A barn next to co-writer Julia’s house is called ‘The Shielings’, which was a bit of a puzzle. Apparently this means summer grazing place or hut in a wild and remote place, often in Scotland. So, one assumes it was chosen as a reminder of a previous home further north. 

An ‘Old School House. © TripAdvisorPeople quite often transfer place–names to houses, there’s a ‘Taplow Cottage’ not far from me and I am sure we have all seen examples of this. I have friends near Salisbury who live in a very old house called ‘Ilchester Cottage’… Ilchester being a village some 50 miles to the west, so someone was very ‘mobile’ a few centuries ago!

Names often reflect a nearby feature and trees are popular. ‘Orchard House’ is high up the list, as are ‘Yew Tree Cottage’, ‘The Beeches’ and ‘Pear Tree Cottage’. ‘The Elms’ used to be popular but, sadly, the decline of those lovely trees means the house name has died off in popularity too.

I like houses with wild animal names – imagine what fun it would be to live in ‘Fox Hollow’, ‘Deer’s Leap’ or ‘Badger’s Holt’!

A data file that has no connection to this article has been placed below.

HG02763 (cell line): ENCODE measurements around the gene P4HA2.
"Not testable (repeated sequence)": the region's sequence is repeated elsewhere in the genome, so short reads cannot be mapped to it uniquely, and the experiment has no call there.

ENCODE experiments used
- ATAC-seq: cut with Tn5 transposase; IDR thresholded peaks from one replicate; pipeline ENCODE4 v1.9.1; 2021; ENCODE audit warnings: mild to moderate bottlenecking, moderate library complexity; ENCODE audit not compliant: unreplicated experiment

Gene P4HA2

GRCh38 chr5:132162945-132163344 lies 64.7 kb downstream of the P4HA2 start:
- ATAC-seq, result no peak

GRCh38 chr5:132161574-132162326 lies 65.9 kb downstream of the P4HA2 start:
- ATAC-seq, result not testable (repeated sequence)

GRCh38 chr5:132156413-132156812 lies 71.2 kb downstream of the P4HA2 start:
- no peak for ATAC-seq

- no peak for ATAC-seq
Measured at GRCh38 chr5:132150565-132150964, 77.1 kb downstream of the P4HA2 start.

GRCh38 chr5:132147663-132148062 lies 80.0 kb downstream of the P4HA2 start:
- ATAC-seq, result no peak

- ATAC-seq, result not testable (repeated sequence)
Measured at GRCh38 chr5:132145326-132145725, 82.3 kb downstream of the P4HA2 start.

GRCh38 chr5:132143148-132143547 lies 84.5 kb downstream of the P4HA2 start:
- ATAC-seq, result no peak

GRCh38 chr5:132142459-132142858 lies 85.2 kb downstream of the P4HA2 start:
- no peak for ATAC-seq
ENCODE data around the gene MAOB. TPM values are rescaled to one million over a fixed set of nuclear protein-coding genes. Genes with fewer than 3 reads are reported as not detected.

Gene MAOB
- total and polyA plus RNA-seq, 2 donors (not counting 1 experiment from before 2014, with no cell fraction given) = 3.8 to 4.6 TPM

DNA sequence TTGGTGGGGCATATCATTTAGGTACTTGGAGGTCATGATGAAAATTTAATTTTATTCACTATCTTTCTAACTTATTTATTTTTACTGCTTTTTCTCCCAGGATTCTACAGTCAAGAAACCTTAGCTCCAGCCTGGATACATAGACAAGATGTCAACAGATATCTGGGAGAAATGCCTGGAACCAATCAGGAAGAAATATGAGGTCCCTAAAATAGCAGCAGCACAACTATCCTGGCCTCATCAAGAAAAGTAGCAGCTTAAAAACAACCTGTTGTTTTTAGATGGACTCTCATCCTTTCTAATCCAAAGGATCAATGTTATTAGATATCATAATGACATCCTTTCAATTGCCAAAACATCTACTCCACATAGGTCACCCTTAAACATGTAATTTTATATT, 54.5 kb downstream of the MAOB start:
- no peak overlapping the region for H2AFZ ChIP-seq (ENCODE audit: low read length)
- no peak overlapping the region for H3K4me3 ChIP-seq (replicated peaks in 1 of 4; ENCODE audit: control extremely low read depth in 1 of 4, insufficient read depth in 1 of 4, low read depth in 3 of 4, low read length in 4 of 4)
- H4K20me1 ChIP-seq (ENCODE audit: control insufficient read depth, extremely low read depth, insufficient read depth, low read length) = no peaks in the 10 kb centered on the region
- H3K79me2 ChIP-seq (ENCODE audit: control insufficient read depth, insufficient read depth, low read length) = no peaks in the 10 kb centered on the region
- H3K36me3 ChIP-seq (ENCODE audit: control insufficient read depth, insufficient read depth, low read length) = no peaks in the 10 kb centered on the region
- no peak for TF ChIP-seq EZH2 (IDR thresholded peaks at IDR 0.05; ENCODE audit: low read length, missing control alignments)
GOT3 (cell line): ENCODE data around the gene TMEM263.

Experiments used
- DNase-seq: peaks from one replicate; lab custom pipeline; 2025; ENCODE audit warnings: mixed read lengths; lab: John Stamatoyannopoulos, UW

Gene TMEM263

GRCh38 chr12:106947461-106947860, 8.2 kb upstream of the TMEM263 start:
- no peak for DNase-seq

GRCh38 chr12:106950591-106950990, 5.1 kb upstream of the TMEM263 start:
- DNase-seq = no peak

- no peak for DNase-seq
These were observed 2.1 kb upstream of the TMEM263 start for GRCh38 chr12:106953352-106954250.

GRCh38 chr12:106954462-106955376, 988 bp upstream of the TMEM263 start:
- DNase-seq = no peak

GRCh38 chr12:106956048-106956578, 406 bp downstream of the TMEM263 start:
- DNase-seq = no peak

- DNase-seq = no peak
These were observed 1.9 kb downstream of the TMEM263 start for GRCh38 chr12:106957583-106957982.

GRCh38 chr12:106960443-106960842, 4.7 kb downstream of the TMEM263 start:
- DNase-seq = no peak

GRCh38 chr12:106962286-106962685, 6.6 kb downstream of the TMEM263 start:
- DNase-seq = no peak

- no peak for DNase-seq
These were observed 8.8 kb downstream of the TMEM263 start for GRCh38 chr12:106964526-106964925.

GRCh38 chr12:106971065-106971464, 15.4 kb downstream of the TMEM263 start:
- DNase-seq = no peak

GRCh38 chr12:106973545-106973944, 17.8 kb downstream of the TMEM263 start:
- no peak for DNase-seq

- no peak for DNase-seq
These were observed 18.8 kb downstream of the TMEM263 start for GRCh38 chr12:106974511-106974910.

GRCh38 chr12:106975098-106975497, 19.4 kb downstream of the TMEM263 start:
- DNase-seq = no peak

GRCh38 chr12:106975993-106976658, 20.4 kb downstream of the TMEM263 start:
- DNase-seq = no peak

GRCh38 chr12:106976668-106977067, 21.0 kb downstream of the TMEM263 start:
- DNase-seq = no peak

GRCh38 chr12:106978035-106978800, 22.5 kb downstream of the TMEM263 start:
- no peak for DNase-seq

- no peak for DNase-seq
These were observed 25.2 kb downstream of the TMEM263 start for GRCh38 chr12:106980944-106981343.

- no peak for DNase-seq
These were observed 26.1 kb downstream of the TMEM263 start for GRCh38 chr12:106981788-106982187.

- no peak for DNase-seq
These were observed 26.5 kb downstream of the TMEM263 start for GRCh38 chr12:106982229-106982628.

Changes in our society are reflected in house names and today many old schools, chapels and barns have been converted to residential use so you will probably have an ‘Old School House’ or ‘Old Chapel’ in the village. While on the one hand, it is nice to pay homage to a building’s origins, it is also sad that so many communities have lost important parts of their traditional make up. 

Do you live in a house with an interesting name? If it’s unusual, have you ever tried to look up its origins…?



Excitement in the hen house!

Top: The new girls arrive! Second down, left to right – Dahlia, Iris and Lavender. Third down, there’s safety in numbers…! Bottom – Edith, left, and Bunty on the right.There’s lots of activity in the chicken coop this week at my hen pal and partner in crime writing, Julia’s house. She takes up the story…

I’ve kept chickens for years, even though I don’t much like eggs – weird, I know! But I do love hens and their companionable cluckings and burblings add an extra dimension to working or sitting and relaxing in the garden with a cup of tea. Their eggs are lovely to cook with as the yolks are bright orange. They are also a great bartering tool in exchange for plants and vegetables, and they also make a popular gift when visiting someone who normally only gets supermarket eggs.